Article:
We did not take our children to any church services, but allowed my mother to send them to church camp in her denomination. My husband is Christian and I was raised Christian but became Pagan/Wiccan as an adult. They seem to have learned well and now that they are adults, I am very impressed with their characters.
Just because I have come to a certain conclusion (humanism) after being raised Episcopalian does not mean that is the only path and I have no more right to indoctrinate my child in that belief than a fundamentalist Christian has in promoting that faith exclusively.
I do, however, believe that faith exploration (especially with children through mid-teens) needs to be experienced with a parent--to question, seek clarifications, explore differences, etc. Keeping an open mind and open heart is critical --it is ultimately a very personal decision we all must reach and a child needs to know that the parent supports and encourages the journey to find a faith that works for the child.
There was a time when many people walked away from organized religion and decided to follow their own path. The problem being that their children had no [grounding] from which to find their spirituality. Church was the home of spiritual lessons and philosophy. Without any experience in church, where would these lessons in spirituality arise? How can a choice of religion and/or spirituality be made without any grounding upon which to decide?
Look around...many children are involved in crime, abuse, weapons, harm to one another and this is on the rise. Could the lack of spirituality in their lives have contributed? Just a thought....
"Some people walked away from organized religion and followed their own path...from what ground can their children do the same?" How about through individuation and the natural rebellion and questioning that young adults experience when they are raised to be independent freethinkers? How about through personal soul-searching, something we all do naturally?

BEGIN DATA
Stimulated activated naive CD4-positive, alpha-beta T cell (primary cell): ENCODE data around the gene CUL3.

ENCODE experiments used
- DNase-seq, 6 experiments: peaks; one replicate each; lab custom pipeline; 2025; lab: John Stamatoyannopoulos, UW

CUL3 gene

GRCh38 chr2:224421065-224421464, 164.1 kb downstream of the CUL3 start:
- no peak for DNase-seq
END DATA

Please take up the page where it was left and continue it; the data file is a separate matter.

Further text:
My parents were raised "church of God" and "southern baptist." One became an atheist, the other a very spiritual agnostic. All children learn/know what their parents and extended family believe. My parents turned away from the idea that God was who their religions taught them, an egotistical, insecure entity that needs us to worship him in order to be happy and not wipe us out and condemn us to eternal hellfire. They gave me a wonderful platform in which to find spirit.
I benefited from being raised in my parent's faith, even though I left it by the age of 21. It set a good, solid foundation for me and I am grateful each day for having had an example of spirituality shown to me. It gave me a language, and space in my mind and life to someday fill with my own faith. I think that kids who don't grow up practicing any faith are a little crippled when they get older, because they don't know "how" to do it. Those "muscles" never got exercised when young.
My parents shared with me what was of great importance to them, it was a gift. I chose something else, but I am better for having had a faith, rather than no faith.
In my opinion religion is not something that we decide for others, including our children. The best we can offer them is our own truth, and the understanding that they must seek their own.
I have a 7 year old and a 10 year old in my life. Neither of them have been raised with a religion. The adults in the house are an Agnostic with Buddhist leanings, a former Roman Catholic with Agnostic leanings, and myself. Also in their lives is my mother who is some form of Christian and my stepfather who is a Unitarian.